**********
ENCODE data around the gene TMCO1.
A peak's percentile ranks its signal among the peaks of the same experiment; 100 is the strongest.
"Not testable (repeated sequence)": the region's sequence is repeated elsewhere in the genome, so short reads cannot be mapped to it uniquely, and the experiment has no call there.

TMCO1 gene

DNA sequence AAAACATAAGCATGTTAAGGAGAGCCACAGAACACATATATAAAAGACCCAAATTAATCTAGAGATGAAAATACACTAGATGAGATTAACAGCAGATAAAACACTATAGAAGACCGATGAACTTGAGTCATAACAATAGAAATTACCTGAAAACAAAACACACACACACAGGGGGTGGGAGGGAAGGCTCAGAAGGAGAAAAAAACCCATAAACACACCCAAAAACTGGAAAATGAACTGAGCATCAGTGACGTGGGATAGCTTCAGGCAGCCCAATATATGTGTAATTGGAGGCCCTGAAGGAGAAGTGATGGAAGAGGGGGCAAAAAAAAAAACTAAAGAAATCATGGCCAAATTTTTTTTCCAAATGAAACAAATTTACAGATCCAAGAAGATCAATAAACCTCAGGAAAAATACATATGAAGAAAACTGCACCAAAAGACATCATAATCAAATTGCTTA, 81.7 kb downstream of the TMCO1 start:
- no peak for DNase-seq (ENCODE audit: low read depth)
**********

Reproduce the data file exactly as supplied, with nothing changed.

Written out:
ENCODE data around the gene TMCO1.
A peak's percentile ranks its signal among the peaks of the same experiment; 100 is the strongest.
"Not testable (repeated sequence)": the region's sequence is repeated elsewhere in the genome, so short reads cannot be mapped to it uniquely, and the experiment has no call there.

TMCO1 gene

DNA sequence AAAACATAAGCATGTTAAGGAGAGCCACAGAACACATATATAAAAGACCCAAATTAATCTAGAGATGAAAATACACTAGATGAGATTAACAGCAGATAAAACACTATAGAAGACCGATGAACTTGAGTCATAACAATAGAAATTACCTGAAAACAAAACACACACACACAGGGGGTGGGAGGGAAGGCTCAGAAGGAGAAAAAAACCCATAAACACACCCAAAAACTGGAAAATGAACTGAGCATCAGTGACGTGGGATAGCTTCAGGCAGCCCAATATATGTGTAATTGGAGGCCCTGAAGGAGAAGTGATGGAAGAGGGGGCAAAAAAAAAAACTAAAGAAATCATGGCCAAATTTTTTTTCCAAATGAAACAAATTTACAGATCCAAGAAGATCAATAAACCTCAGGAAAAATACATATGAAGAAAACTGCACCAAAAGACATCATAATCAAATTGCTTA, 81.7 kb downstream of the TMCO1 start:
- no peak for DNase-seq (ENCODE audit: low read depth)